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All residents in a six-block estate in Brentwood, west London, which is owned by Notting Hill Genesis (NHG), will be “asked to leave immediately in order to protect their health and safety”, the housing association has said.

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All residents in a six-block estate in Brentwood, west London, which is owned by Notting Hill Genesis, will be “asked to leave immediately in order to protect their health and safety”, the housing association has said #UKhousing


Further investigative work on the Paragon Estate in Hounslow will now be undertaken, after the group received “expert advice that the construction of the buildings may be putting residents at risk”.

It added: “The further investigations will establish the full extent of the structural and fire safety issues that have been uncovered at the development and identify next steps.”

According to NHG, around 1,000 tenants are living in the building, which is a development of 1,059 homes across six blocks. There are also two commercial buildings that are not owned by NHG.

The scheme was developed by Berkeley First, part of Berkeley Group, and completed in 2006. It was developed for and initially owned by the former Presentation Housing Association and its subsidiary Touareg Trust – which both joined what is now Notting Hill Genesis in 2009.

NHG said that it would ensure all residents living in the scheme, including 839 units of student accommodation, were able to access “safe alternative accommodation this week”. It would also work with residents to find a longer-term solution to their housing needs where necessary, it said.

Of the six blocks owned by NHG and its subsidiaries, block A is a five-storey building containing 41 units of intermediate market rent. Block B is three interconnected buildings of four, five and nine storeys with 107 shared ownership leasehold units and 72 intermediate rent homes.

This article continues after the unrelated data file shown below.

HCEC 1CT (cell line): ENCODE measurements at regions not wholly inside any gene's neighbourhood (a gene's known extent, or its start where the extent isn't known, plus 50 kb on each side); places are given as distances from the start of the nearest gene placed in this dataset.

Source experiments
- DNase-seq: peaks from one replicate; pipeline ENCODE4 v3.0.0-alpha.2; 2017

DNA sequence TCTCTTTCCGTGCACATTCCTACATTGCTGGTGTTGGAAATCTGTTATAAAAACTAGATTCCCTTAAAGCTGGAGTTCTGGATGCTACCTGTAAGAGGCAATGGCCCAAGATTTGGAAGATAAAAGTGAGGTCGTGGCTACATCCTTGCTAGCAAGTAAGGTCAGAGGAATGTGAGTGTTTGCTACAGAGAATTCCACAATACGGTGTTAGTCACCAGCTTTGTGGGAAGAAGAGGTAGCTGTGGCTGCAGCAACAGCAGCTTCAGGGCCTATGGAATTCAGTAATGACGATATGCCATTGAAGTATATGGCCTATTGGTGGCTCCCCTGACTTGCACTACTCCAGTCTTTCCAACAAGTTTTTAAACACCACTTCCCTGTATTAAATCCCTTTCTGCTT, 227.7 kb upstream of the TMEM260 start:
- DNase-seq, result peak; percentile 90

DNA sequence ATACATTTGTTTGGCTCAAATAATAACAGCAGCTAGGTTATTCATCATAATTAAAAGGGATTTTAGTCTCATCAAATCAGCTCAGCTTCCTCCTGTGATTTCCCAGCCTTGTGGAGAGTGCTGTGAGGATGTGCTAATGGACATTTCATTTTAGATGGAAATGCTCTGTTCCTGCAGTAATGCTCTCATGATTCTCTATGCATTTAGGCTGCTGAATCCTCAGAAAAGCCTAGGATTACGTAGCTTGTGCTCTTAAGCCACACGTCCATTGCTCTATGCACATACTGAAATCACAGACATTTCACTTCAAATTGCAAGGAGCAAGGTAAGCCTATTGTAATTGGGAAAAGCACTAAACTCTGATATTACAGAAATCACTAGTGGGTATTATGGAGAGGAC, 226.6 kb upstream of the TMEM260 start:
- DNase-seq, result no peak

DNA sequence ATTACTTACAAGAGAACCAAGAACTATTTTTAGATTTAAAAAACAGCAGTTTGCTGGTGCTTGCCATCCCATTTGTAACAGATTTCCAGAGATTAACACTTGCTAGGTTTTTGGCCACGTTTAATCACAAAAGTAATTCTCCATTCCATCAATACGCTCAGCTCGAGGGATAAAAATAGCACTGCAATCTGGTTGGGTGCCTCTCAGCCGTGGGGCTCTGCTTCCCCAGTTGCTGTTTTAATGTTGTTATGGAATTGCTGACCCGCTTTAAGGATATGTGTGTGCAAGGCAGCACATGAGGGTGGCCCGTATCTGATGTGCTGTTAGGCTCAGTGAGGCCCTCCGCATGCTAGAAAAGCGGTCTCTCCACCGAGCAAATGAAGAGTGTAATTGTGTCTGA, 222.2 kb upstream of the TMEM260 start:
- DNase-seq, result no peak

Blocks C, D, E and F are 17, 12, 12 and five storeys high respectively, holding a combined 839 units of student accommodation occupied by students nominated by the University of West London.



NHG said that earlier “building performance issues”, together with fire safety issues related to the cladding and subsequent new government guidance following the Grenfell Tower fire, had triggered a series of safety checks at Paragon. These safety checks were undertaken by technical consultants, which have each revealed “further problems” with this development.

It added: “Notting Hill Genesis has taken action to address these risks as they have arisen, including establishing waking watches and temporary alarms, and introducing simultaneous evacuation procedures, but the latest advice has prompted the group to act in order to protect its residents.”

In NHG’s statement released yesterday (19 October), chief executive Kate Davies said: “First, I want to say how sorry we are to residents that we have had to take this action and disrupt their lives. But, as a not-for-profit housing association, our priority is to provide safe, affordable housing. We always ensure the well-being of our residents, so while we are incredibly disappointed to have to make this decision, we believe that we have no choice but to ask people to leave their homes on the Paragon estate.”

The group emphasised that none of the homes on the site are owned or managed by Folio London – the private rented sector subsidiary through which it recently issued £250m of bonds – and that none of the sites at Paragon are charged “to any public bondholder”, it added.

Berkeley Group declined to comment.

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